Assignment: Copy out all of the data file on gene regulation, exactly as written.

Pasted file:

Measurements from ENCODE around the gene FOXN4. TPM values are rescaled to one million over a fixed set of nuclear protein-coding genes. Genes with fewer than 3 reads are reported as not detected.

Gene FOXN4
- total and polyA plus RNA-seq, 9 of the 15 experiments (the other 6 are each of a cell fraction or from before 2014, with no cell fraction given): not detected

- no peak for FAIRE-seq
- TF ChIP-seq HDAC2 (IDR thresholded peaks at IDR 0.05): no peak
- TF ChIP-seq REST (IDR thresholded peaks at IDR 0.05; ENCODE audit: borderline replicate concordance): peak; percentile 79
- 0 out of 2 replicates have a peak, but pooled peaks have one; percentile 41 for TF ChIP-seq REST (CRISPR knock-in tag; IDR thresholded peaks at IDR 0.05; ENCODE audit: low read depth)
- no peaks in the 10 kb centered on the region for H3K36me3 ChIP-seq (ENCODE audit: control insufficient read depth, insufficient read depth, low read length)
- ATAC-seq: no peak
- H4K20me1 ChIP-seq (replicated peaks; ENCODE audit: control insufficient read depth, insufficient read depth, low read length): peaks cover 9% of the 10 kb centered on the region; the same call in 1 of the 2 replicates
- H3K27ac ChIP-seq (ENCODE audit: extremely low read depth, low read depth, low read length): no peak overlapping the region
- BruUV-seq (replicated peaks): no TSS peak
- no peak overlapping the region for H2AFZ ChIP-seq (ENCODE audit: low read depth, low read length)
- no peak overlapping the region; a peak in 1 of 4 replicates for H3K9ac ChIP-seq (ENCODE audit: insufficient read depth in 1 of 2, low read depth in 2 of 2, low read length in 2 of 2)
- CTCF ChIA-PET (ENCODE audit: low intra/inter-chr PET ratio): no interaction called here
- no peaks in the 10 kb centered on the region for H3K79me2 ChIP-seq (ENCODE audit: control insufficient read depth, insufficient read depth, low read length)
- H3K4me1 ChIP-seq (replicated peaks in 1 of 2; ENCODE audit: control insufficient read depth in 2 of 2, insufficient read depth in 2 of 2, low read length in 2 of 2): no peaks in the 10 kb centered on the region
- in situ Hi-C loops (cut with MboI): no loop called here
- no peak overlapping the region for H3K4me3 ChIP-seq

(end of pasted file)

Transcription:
Measurements from ENCODE around the gene FOXN4. TPM values are rescaled to one million over a fixed set of nuclear protein-coding genes. Genes with fewer than 3 reads are reported as not detected.

Gene FOXN4
- total and polyA plus RNA-seq, 9 of the 15 experiments (the other 6 are each of a cell fraction or from before 2014, with no cell fraction given): not detected

- no peak for FAIRE-seq
- TF ChIP-seq HDAC2 (IDR thresholded peaks at IDR 0.05): no peak
- TF ChIP-seq REST (IDR thresholded peaks at IDR 0.05; ENCODE audit: borderline replicate concordance): peak; percentile 79
- 0 out of 2 replicates have a peak, but pooled peaks have one; percentile 41 for TF ChIP-seq REST (CRISPR knock-in tag; IDR thresholded peaks at IDR 0.05; ENCODE audit: low read depth)
- no peaks in the 10 kb centered on the region for H3K36me3 ChIP-seq (ENCODE audit: control insufficient read depth, insufficient read depth, low read length)
- ATAC-seq: no peak
- H4K20me1 ChIP-seq (replicated peaks; ENCODE audit: control insufficient read depth, insufficient read depth, low read length): peaks cover 9% of the 10 kb centered on the region; the same call in 1 of the 2 replicates
- H3K27ac ChIP-seq (ENCODE audit: extremely low read depth, low read depth, low read length): no peak overlapping the region
- BruUV-seq (replicated peaks): no TSS peak
- no peak overlapping the region for H2AFZ ChIP-seq (ENCODE audit: low read depth, low read length)
- no peak overlapping the region; a peak in 1 of 4 replicates for H3K9ac ChIP-seq (ENCODE audit: insufficient read depth in 1 of 2, low read depth in 2 of 2, low read length in 2 of 2)
- CTCF ChIA-PET (ENCODE audit: low intra/inter-chr PET ratio): no interaction called here
- no peaks in the 10 kb centered on the region for H3K79me2 ChIP-seq (ENCODE audit: control insufficient read depth, insufficient read depth, low read length)
- H3K4me1 ChIP-seq (replicated peaks in 1 of 2; ENCODE audit: control insufficient read depth in 2 of 2, insufficient read depth in 2 of 2, low read length in 2 of 2): no peaks in the 10 kb centered on the region
- in situ Hi-C loops (cut with MboI): no loop called here
- no peak overlapping the region for H3K4me3 ChIP-seq